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It's just like any trade jargon, except it goes back a long, long way. Lots of things and sayings we use everyday come from nautical jargon. One of my favorites is " Now the cat is out of the bag." Has nothing to do with cats, it has to do with a "cat-o-nine-tails" and once the cat is out of the bag, someone is going to get a beating !
There are thousands more of those nautical sayings that are fun to translate to their real origins.

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nautical terms

Striper77 is correct about a lot of these terms.Im a maritime history buff
Mutiny on the bounty and Capt. cook being my 2 favorites and found alot
of these terms go back to the 17th and
18th century.
A few that I know.
Back before chartplotters and radar mariners needed to know how fast they were going to help determine where they were .to do this they tied a bunch of knots at regular intervals in a length of rope with a log tied to the end,went to the head of the ship and dropped the log over the side, then with an hour glass timed how many "knots" went over the side,Which was how fast they were going. Now when captains filled out there daily journals and recorded the ships avg speed for the day this became known as the tale of the log,and soon became referred to as the daily log.

another one : Back in the 18th century
gunners in british warships used to sleep in hammocks strung up between the cannons,lived,slept and died with those big cannons and when they were in port often had their wifes girlfriends or ladys of the night come and sleep with them on board Tween the big guns,any son that was born as a result of these liassons were referred to as a"son of a gun".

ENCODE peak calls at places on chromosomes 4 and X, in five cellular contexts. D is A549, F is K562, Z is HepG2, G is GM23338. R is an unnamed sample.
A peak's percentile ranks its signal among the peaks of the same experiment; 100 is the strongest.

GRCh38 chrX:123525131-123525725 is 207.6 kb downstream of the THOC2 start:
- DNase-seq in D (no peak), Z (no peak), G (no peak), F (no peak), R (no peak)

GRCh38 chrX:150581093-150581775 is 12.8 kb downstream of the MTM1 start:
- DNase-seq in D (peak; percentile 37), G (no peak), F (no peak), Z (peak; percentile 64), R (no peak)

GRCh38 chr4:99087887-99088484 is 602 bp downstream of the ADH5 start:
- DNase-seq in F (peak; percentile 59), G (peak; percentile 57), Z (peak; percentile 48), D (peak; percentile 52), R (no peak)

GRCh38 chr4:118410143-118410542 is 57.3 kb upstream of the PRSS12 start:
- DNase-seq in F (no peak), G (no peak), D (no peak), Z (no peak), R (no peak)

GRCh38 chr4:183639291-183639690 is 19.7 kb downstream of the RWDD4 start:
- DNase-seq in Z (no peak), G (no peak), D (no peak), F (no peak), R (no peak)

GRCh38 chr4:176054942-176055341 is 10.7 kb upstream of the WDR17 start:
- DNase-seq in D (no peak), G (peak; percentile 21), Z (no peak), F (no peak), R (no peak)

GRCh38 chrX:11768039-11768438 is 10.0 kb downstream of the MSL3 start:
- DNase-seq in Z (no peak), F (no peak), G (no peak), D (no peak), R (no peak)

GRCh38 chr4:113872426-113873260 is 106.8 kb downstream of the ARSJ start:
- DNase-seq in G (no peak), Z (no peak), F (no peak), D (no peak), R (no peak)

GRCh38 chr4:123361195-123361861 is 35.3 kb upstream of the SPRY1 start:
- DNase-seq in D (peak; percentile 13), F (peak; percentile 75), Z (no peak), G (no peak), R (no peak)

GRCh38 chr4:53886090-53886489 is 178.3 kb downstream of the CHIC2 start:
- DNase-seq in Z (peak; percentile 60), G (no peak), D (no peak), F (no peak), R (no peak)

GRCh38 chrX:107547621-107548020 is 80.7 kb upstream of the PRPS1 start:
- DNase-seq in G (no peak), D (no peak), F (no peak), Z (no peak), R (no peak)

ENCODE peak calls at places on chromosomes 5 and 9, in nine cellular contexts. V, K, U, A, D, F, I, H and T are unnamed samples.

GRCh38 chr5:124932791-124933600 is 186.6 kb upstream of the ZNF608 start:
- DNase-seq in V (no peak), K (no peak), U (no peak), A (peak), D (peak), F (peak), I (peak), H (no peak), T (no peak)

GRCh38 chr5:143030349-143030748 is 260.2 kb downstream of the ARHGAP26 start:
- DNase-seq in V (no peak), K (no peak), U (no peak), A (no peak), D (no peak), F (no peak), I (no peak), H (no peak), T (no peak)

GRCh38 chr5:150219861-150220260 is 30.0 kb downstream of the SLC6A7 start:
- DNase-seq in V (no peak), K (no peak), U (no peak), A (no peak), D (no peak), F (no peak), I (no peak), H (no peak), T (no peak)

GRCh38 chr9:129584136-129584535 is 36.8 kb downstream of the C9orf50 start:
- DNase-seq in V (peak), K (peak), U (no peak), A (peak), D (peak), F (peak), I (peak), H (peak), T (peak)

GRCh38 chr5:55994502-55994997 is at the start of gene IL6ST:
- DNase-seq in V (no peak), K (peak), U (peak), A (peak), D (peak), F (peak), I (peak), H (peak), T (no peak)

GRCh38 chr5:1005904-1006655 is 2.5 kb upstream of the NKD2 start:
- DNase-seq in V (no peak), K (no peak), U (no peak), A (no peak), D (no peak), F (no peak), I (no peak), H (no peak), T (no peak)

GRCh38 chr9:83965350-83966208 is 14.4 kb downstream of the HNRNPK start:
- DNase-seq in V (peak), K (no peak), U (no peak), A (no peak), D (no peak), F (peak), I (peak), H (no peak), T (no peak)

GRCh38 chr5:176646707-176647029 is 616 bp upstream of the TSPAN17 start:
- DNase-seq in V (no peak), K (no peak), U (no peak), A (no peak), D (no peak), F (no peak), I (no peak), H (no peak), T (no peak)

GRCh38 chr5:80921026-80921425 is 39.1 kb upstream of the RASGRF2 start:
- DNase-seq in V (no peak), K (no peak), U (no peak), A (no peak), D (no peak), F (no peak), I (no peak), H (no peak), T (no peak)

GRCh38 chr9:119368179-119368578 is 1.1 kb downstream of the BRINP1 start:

when mariners had to relieve themselves
they often would go up and climb in the netting beneath the bowsprit at the "head" of the boat.this worked out well because any nasty remnants left by sailors who werent as clean as others was always washed away by the constant
action of the waves aginst the bow.
of course we know this as "goin to the head".

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The Devil

Also on those old sailing ships with planked wooden decks, the last plank away from the cebterline was called "The Devil" because it was so difficult to properly fit in place. A few expressions revolve around it.
1) if you fell overboard, you were between the Devil and the deep blue sea
2) seams were made watertight by first caulking them, then "paying" them, which was pouring hot melted pitch on top of the oakum. The Devil has the longest seam on the ship, so is a big job. An expression arose "the Devil to pay, and no pitch hot" Eventually the second part was dropped, leaving us with the modern phrase "The Devil to pay" Has nothing to do with Satan directly.
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